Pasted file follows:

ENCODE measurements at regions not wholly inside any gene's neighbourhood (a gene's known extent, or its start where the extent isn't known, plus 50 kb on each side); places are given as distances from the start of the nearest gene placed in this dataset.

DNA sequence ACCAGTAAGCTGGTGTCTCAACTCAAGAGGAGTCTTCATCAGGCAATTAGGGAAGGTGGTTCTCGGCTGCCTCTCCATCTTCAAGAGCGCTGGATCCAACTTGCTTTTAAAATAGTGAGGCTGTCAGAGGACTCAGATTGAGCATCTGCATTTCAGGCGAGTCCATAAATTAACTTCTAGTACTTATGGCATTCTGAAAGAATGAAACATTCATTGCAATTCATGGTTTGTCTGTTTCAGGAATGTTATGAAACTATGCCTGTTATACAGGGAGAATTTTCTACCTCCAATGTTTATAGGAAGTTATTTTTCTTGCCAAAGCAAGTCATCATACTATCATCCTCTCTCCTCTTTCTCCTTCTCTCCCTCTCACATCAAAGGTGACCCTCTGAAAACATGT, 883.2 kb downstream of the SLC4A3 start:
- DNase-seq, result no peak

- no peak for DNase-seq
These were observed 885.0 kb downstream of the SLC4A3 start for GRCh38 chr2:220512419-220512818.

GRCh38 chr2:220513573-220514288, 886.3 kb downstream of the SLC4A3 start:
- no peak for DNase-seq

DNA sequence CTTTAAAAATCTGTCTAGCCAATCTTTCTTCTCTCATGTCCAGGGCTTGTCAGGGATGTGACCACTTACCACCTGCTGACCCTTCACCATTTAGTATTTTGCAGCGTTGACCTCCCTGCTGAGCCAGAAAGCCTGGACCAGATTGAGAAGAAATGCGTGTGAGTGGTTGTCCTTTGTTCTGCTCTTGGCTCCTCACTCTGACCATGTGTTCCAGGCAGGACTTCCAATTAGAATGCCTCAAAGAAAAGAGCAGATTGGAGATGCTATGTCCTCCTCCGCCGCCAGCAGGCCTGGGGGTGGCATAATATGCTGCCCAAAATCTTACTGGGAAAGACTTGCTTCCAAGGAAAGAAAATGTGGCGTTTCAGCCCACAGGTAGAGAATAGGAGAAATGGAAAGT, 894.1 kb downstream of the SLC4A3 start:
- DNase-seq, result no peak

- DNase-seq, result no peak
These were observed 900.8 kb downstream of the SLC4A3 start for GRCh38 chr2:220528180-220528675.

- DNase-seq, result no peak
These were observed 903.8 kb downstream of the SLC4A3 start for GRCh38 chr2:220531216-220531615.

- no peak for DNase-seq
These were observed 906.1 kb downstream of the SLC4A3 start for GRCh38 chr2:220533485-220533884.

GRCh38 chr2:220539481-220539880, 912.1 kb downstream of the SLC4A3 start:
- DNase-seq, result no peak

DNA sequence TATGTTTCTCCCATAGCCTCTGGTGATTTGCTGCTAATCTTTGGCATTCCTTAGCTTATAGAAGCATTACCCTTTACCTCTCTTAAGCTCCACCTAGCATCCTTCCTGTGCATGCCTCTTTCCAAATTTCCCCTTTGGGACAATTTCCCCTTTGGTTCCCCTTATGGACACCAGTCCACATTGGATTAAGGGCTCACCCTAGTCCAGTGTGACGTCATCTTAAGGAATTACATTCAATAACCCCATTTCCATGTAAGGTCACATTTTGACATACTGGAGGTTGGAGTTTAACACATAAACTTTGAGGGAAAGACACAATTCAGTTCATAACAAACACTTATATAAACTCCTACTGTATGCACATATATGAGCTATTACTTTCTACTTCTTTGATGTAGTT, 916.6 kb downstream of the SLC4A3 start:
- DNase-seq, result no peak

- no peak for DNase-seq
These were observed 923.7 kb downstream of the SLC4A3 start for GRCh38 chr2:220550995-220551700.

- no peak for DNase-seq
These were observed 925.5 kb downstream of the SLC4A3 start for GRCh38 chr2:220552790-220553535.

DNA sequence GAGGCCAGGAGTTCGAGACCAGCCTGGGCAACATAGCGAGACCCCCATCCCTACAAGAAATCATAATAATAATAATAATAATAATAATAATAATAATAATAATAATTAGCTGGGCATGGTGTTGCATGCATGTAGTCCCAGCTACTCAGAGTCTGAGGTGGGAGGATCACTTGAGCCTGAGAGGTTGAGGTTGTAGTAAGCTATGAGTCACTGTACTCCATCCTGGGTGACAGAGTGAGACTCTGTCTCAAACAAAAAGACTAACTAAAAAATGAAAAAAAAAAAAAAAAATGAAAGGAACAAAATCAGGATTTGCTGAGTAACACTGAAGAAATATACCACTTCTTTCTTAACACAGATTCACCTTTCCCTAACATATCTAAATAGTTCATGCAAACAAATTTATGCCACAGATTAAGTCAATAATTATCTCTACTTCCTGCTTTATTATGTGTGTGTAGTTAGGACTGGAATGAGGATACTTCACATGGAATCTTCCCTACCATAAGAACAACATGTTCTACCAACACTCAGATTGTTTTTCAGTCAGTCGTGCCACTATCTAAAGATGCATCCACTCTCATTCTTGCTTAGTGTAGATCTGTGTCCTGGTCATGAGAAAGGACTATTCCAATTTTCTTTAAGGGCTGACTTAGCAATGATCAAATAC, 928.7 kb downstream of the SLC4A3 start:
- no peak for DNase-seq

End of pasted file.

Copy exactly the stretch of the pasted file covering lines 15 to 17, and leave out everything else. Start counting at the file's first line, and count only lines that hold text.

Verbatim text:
These were observed 906.1 kb downstream of the SLC4A3 start for GRCh38 chr2:220533485-220533884.

GRCh38 chr2:220539481-220539880, 912.1 kb downstream of the SLC4A3 start:
- DNase-seq, result no peak